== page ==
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How To Stop Taking Things Personally

If you struggle with being easily offended, often disappointed in others, too dependent upon other’s approval and acceptance, this blog will help. The second agreement of The Four Agreements is “don’t take anything personally.” Don Miguel Ruiz says we should not take anything bad someone says or does personally because how people respond to you is never about you and always about them. But he also says not to take anything good personally because it is still all about the other person.

The first time I read this book, I actually thought it was wrong. I wholeheartedly disagreed that we shouldn’t take anything good personally. My therapist tried to encourage me to open my mind with an example I’ll never forget.

She said, “If I tell you I love your necklace, it’s not about you and how you look, it’s about me and how I think I would look if I was wearing that necklace.” That made sense to me but I still thought, “Yeah, but aren’t there times it is okay to use compliments to feel good about ourselves?” As a person who highly values words of affirmation, it took me a long while to accept this aspect of the second principle about not taking anything good personally.

What the author is really saying is, don’t need approval/acceptance from anyone else, give it to yourself. Someone else can change how they feel about you based on how they are feeling about themselves.

Where I have been guilty of seeking approval in the past was at work. My manager, unfortunately, wasn’t someone who was strong in the words of affirmation department. And since I really appreciated positive feedback, it used to bother me. However, when I started making myself the judge of my own work, it turned everything around. Every presentation I created, I always truly did my best (which is another agreement I’ll discuss next week).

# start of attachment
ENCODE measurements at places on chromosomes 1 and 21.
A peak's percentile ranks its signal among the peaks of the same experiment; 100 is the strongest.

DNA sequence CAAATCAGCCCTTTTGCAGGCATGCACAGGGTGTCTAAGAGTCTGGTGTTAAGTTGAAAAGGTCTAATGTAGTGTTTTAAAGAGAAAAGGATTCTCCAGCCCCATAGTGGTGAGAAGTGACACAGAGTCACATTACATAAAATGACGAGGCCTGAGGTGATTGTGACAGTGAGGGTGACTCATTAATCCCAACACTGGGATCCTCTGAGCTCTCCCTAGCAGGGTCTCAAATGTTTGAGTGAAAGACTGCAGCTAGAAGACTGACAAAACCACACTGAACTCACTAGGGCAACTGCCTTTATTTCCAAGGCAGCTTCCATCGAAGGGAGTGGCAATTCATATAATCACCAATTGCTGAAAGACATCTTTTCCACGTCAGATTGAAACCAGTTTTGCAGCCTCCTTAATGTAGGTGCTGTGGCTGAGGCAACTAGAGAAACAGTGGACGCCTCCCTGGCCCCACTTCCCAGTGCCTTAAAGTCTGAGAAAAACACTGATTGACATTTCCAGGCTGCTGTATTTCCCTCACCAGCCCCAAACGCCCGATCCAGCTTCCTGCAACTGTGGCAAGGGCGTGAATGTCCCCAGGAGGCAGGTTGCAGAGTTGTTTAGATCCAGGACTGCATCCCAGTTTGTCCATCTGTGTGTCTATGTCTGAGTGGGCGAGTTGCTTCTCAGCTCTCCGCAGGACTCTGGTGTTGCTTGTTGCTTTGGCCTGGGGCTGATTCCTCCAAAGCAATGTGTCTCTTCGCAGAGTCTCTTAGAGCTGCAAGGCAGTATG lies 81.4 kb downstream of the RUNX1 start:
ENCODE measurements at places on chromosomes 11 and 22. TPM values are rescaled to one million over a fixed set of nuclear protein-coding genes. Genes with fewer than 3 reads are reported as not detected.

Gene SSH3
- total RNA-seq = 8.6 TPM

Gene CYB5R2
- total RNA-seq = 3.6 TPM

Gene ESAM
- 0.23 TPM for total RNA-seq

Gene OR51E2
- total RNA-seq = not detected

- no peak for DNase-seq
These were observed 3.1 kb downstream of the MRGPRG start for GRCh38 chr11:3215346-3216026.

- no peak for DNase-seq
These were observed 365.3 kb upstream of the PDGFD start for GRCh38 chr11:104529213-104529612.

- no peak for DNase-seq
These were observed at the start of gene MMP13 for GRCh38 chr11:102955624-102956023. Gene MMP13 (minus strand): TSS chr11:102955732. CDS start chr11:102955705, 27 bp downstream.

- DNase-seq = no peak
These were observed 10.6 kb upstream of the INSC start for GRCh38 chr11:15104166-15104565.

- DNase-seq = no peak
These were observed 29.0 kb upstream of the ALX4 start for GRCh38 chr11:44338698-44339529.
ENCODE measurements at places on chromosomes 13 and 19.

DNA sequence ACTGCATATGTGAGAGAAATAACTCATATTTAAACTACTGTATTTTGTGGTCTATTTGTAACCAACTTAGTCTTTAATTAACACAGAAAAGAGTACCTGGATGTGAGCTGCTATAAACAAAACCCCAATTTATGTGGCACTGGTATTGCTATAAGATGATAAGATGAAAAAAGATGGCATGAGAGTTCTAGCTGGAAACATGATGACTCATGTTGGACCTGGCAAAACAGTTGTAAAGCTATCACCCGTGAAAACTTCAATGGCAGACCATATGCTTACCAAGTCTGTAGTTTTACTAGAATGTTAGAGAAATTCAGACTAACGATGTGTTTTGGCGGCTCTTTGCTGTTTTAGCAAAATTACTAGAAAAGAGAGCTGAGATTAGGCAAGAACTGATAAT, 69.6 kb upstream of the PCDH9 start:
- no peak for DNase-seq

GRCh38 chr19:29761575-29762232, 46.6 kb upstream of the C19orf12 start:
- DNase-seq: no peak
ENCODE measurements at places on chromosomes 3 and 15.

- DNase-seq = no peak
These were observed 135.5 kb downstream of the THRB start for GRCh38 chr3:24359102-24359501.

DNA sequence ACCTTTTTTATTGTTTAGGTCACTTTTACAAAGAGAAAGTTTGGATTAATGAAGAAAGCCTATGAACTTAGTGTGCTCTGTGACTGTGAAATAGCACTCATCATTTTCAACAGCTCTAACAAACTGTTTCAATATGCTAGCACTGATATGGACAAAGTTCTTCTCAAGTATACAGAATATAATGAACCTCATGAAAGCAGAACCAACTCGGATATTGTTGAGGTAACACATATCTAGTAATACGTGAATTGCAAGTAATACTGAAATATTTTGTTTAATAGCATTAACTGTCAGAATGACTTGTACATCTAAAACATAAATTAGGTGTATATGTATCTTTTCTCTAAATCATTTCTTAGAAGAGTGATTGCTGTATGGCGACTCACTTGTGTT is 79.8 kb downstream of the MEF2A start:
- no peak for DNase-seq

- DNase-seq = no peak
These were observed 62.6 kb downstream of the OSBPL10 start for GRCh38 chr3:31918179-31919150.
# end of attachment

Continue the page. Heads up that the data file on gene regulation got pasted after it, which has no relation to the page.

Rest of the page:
After a meeting presenting my work, I would say to myself, “I worked hard on that, there was a bunch of good conversation and it was clear I put a lot of extra time in.” Why would I give that opportunity away to someone else to give me, when it is something I can so easily and perfectly give to myself? If I didn’t go through that process of telling myself what I wanted to hear, I would be waiting on my manager. Even if he did say something positive like, “Good job, thanks, that went well.” I probably would think it wasn’t enough. I would wish he had also added the extra time that went into the presentation. But since I already acknowledged this for myself, when I did receive a compliment, it’s just a slight validation of what I already know to be true. This might seem subtle but believe me, it makes all the difference.

Last week, I posted my first blog. I’ve never written anything to be consumed by a large group of people so it was kind of a big deal. I was really happy with how it turned out and felt proud of myself for having the courage to not only write something but post it as well. Because I felt I had done my best, when I received feedback, it was all icing on the cake. I didn’t need anything specific for anyone to say, so I didn’t feel disappointed if it wasn’t said.

Think about this the next time you are posting pictures on Facebook or putting yourself out there in some other way. Are you feeling good about what you are putting out? Or are you waiting to see how others will respond, to determine how you will feel?